In the Dark
Hidden Abuses Against Detained Youths in Rio de Janeiro
When Human Rights Watch last visited Rio de Janeiro’s five juvenile detention centers, in July and August 2003, we found a system that was decaying, filthy, and dangerously overcrowded. The facilities we saw did not meet basic standards of health or hygiene. Complaints of beatings and other ill-treatment were routinely ignored by the state’s Department of Socio-Educational Action (Departamento Geral de Ações Sócio-Educativas, DEGASE), the authority responsible for the state’s juvenile detention centers. The system lacked effective oversight; in particular, administrative sanctions against guards were rare, and none of the officials we spoke with knew of any case in which a guard had received a criminal conviction for abusive conduct.
Juvenile Detention in the State of Rio de Janeiro
The 70-page report documents that youths in Rio de Janeiro’s detention centers are often beaten and verbally abused by guards. Most complaints of ill-treatment are never investigated by the state’s Department of Socio-Economic Action (Departamento Geral de Ações Sócio-Educativas, or DEGASE), the authority responsible for juvenile detention facilities. Administrative sanctions against guards are rare and usually take the form of transfers to other detention centers; no guard has ever faced criminal charges for abusive conduct.
Abuses Against Detained Children in Northern Brazil,
Children in northern Brazil are routinely beaten by police and detained in abusive conditions, Human Rights Watch charged in a new report released today. The release comes on the 100th day of President Luiz Inácio Lula da Silva's administration. Children face violence at the hands of other youths, are unnecessarily confined to their cells for lengthy periods of time, and often do not receive the schooling to which the Brazilian constitution entitles them, Human Rights Watch said. Brazil is a federation of states, much like the United States, and each state controls its own juvenile detention system. But the federal government has a key role in enforcing the national juvenile justice law. And the federal government can condition its funding of state juvenile detention systems on their compliance with human rights norms. Human Rights Watch's 63-page report, Cruel Confinement: Abuses Against Detained Children in Northern Brazil, is based on interviews with 44 detained youth, as well as dozens of additional interviews with government officials, lawyers, social workers, and representatives of nongovernmental organizations. Human Rights Watch inspected a total of 17 detention facilities, including four girls' detention center, in the states of Amapá, Amazonas, Maranhão, Rondônia, and Pará. Police beatings during and after arrest are common, the report found. Such abuses often occur at police stations, where Brazilian law allows children to be held for up to five days while they await transfer to a juvenile detention facility. In rural areas, where police routinely violate the five-day limit on detention in police lockups, children are at greater risk of police abuse.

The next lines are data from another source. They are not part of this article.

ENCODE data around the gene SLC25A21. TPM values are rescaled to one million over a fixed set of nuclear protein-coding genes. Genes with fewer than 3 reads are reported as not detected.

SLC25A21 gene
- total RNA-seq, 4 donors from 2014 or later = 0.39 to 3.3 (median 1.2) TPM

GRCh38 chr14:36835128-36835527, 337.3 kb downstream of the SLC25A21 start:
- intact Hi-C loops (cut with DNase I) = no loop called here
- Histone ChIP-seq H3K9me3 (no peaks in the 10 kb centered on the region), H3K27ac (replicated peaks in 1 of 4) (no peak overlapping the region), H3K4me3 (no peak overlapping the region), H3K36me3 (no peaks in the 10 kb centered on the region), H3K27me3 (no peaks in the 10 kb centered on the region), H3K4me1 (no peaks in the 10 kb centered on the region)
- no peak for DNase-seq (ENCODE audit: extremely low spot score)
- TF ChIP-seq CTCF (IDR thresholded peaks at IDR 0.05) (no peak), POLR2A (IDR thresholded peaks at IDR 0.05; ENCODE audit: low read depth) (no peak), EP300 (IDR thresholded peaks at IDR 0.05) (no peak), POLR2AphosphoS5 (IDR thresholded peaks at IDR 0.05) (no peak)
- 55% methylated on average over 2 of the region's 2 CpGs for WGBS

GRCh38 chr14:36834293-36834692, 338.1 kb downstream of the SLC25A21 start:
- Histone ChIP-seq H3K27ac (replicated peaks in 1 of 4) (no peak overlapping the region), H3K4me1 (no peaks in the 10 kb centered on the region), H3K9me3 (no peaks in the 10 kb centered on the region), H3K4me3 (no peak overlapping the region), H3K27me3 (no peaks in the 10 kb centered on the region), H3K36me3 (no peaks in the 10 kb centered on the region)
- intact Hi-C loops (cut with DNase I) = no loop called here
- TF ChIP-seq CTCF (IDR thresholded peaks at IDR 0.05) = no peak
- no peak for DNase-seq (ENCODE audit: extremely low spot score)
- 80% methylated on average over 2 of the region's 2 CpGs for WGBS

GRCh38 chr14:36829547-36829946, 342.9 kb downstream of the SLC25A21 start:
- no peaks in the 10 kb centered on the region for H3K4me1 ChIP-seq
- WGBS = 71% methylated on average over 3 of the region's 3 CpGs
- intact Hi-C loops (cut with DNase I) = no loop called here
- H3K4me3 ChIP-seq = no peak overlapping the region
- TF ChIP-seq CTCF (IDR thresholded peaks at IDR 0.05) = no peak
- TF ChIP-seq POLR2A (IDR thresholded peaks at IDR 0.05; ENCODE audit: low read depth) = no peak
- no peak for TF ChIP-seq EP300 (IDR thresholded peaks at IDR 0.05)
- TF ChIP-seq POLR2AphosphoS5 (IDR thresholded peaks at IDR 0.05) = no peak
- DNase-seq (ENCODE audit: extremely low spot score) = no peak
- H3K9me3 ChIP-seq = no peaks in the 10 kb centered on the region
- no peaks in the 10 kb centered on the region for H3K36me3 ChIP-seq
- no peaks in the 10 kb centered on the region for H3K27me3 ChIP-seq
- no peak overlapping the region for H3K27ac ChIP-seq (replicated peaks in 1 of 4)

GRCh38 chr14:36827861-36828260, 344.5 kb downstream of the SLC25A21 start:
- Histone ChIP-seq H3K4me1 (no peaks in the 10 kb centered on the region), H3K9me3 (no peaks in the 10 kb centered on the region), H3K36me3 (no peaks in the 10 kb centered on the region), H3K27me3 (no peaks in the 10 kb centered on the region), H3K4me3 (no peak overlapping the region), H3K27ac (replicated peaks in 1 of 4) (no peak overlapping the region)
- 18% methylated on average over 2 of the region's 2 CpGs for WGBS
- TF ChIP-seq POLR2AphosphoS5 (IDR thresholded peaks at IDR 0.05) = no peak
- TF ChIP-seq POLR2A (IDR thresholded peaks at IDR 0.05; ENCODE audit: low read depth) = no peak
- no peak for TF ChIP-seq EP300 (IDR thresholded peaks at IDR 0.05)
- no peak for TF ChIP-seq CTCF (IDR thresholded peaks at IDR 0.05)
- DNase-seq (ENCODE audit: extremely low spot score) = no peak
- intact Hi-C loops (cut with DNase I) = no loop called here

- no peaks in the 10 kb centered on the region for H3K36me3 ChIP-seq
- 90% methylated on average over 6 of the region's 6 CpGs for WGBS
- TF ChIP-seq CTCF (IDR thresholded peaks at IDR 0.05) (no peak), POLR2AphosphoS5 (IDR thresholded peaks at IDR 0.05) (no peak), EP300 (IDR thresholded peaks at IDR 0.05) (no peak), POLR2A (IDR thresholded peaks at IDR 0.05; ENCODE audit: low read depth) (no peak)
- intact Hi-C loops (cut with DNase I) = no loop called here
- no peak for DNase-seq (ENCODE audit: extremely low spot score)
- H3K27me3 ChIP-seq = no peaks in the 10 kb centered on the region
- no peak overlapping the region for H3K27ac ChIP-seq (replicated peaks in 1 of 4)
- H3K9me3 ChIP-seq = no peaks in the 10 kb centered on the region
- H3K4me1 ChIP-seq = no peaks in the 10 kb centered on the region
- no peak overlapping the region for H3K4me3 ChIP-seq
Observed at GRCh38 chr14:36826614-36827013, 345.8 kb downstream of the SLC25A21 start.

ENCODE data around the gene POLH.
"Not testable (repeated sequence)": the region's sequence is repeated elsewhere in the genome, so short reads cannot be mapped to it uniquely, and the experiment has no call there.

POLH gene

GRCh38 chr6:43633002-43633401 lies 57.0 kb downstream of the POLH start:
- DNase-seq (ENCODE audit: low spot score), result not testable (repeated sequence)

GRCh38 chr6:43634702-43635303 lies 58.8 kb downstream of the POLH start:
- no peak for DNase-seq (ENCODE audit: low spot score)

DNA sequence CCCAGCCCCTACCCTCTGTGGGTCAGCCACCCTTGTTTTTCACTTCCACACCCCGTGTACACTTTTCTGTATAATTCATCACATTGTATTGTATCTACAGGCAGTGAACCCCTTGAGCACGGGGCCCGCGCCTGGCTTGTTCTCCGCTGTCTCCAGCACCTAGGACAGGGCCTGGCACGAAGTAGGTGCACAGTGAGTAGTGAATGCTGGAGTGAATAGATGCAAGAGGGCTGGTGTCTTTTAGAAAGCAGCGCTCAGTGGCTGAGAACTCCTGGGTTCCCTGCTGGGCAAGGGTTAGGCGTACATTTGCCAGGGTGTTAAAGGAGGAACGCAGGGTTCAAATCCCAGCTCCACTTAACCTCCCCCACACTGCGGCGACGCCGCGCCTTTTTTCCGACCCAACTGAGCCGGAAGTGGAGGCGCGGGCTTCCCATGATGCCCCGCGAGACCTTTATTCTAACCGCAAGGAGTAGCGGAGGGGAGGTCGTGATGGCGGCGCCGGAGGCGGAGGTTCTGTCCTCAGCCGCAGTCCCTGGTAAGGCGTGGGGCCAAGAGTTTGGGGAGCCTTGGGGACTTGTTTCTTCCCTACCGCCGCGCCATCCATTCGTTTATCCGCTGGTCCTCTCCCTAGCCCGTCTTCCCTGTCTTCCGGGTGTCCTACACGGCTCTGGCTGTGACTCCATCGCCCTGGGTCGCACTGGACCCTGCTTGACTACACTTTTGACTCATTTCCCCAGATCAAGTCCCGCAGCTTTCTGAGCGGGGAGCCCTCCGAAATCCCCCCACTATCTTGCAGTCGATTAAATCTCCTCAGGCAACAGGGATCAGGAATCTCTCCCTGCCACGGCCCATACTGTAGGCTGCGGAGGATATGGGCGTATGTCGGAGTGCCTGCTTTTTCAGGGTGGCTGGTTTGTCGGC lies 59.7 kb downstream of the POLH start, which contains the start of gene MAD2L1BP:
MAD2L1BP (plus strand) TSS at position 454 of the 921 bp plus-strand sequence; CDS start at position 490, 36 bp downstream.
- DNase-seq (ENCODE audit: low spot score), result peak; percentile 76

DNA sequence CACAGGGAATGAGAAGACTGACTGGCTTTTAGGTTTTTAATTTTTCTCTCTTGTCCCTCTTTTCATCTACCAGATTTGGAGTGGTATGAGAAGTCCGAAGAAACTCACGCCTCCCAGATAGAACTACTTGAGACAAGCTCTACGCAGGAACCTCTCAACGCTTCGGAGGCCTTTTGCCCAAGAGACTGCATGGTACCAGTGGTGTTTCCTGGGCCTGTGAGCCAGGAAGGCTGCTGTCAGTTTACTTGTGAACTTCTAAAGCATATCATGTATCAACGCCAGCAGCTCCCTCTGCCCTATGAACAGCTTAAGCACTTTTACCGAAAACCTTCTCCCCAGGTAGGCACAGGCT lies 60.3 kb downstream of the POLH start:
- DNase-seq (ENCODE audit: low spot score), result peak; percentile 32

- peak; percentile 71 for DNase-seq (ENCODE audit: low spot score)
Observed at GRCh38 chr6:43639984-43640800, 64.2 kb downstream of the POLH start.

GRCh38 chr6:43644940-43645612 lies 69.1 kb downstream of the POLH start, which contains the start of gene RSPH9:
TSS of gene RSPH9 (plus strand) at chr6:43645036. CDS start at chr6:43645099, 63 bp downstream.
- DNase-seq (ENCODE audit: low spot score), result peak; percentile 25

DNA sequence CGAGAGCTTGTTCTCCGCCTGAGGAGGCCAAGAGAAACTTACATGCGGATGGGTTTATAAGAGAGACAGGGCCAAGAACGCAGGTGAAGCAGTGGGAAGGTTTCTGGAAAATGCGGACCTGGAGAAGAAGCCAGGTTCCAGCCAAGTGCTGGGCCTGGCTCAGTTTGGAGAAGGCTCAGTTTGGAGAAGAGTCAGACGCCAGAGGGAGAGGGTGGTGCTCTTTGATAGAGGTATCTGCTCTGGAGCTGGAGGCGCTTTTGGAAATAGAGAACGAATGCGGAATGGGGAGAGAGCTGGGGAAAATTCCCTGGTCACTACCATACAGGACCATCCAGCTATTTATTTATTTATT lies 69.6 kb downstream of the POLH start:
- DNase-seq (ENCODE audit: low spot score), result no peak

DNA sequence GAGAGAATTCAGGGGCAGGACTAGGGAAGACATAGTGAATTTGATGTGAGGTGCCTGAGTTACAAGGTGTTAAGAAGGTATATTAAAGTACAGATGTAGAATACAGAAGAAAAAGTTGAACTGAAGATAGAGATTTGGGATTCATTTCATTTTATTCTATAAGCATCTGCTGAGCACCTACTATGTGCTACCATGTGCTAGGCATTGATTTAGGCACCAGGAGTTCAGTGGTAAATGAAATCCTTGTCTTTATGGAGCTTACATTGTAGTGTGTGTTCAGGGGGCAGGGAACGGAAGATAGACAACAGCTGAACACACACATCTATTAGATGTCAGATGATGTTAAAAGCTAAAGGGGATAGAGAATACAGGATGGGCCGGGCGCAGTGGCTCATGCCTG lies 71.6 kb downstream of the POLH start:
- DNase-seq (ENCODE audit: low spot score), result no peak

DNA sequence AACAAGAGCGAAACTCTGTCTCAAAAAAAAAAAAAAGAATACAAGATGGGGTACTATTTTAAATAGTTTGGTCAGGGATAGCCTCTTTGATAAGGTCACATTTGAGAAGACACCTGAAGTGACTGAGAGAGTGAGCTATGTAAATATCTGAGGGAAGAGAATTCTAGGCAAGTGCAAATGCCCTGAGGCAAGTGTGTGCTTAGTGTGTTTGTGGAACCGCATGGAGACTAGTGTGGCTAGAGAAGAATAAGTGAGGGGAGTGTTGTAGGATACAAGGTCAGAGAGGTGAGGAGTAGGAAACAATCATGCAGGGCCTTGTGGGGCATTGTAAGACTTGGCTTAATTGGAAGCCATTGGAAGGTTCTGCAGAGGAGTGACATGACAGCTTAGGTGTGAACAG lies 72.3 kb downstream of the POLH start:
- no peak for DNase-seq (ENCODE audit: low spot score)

Brazil: Child Soldier Global Report 2001
From the Coalition to Stop the Use of Child Soldiers
There are indications of under-18s in government armed forces as the minimum age of voluntary recruitment is 17.
June 12, 2001
Brazil: Landmine Monitor Report 2000
Brazil signed the Mine Ban Treaty on 3 December 1997 and ratified on 30 April 1999. Brazil's National Congress promulgated it on 5 August 1999 by Decree 3.128. The treaty entered into force for Brazil on 1 October 1999, but it has yet to enact implementation legislation. Brazil has domestic legislation regarding explosives and firearms.
August 1, 2000